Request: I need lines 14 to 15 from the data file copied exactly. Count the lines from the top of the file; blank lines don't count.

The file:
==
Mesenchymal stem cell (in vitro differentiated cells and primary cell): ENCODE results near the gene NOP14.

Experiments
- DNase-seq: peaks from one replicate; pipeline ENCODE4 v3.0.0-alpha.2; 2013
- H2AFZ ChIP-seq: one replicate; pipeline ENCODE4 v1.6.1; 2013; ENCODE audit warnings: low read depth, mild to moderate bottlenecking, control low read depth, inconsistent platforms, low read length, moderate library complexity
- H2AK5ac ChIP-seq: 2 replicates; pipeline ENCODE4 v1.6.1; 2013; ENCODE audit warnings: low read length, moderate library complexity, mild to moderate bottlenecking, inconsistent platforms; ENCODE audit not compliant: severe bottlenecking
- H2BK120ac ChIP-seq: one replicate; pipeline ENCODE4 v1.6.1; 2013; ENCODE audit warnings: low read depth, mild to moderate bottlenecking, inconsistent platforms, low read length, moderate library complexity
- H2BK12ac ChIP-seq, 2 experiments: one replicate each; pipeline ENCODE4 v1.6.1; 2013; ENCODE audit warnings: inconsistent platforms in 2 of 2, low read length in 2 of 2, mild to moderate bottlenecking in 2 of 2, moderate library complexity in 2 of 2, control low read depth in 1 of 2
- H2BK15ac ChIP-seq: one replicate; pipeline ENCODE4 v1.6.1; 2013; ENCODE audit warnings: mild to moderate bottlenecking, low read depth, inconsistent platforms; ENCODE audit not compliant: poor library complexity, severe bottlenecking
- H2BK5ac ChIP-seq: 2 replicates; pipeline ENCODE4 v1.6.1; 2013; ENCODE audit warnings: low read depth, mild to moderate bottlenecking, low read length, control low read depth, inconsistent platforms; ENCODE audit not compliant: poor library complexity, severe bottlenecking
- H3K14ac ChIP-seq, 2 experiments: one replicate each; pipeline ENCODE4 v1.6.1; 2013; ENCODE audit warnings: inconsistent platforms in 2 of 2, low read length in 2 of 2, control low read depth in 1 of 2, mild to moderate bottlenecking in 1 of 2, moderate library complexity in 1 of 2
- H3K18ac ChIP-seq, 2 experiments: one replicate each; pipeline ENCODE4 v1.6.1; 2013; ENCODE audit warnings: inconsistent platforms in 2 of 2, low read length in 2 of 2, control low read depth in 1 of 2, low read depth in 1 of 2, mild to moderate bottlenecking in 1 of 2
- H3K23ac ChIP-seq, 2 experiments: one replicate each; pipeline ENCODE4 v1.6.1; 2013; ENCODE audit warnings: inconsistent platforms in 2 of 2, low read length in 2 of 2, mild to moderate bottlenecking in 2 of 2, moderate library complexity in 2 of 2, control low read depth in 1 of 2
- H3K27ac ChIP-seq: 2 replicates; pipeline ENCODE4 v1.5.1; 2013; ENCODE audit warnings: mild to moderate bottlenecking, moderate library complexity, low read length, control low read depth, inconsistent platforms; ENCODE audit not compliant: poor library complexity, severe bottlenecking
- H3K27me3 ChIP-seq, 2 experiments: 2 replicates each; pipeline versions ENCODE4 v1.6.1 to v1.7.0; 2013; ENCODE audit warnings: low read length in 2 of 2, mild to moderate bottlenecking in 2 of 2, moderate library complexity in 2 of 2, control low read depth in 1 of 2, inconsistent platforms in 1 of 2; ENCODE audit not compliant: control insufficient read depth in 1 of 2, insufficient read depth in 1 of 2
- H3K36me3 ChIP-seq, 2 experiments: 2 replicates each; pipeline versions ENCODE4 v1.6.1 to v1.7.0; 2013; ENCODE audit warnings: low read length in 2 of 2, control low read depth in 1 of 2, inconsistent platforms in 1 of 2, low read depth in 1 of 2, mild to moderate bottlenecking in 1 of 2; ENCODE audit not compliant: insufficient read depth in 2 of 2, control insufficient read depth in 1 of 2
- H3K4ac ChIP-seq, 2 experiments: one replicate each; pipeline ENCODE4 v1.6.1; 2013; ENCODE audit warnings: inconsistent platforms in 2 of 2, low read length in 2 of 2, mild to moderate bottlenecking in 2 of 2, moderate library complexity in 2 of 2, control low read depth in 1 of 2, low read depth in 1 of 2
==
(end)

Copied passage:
- H3K27me3 ChIP-seq, 2 experiments: 2 replicates each; pipeline versions ENCODE4 v1.6.1 to v1.7.0; 2013; ENCODE audit warnings: low read length in 2 of 2, mild to moderate bottlenecking in 2 of 2, moderate library complexity in 2 of 2, control low read depth in 1 of 2, inconsistent platforms in 1 of 2; ENCODE audit not compliant: control insufficient read depth in 1 of 2, insufficient read depth in 1 of 2
- H3K36me3 ChIP-seq, 2 experiments: 2 replicates each; pipeline versions ENCODE4 v1.6.1 to v1.7.0; 2013; ENCODE audit warnings: low read length in 2 of 2, control low read depth in 1 of 2, inconsistent platforms in 1 of 2, low read depth in 1 of 2, mild to moderate bottlenecking in 1 of 2; ENCODE audit not compliant: insufficient read depth in 2 of 2, control insufficient read depth in 1 of 2